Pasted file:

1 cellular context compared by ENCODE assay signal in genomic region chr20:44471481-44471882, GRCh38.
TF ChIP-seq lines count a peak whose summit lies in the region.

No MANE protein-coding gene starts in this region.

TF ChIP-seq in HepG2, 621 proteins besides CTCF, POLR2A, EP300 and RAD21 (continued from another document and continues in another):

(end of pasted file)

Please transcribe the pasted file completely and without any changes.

1 cellular context compared by ENCODE assay signal in genomic region chr20:44471481-44471882, GRCh38.
TF ChIP-seq lines count a peak whose summit lies in the region.

No MANE protein-coding gene starts in this region.

TF ChIP-seq in HepG2, 621 proteins besides CTCF, POLR2A, EP300 and RAD21 (continued from another document and continues in another):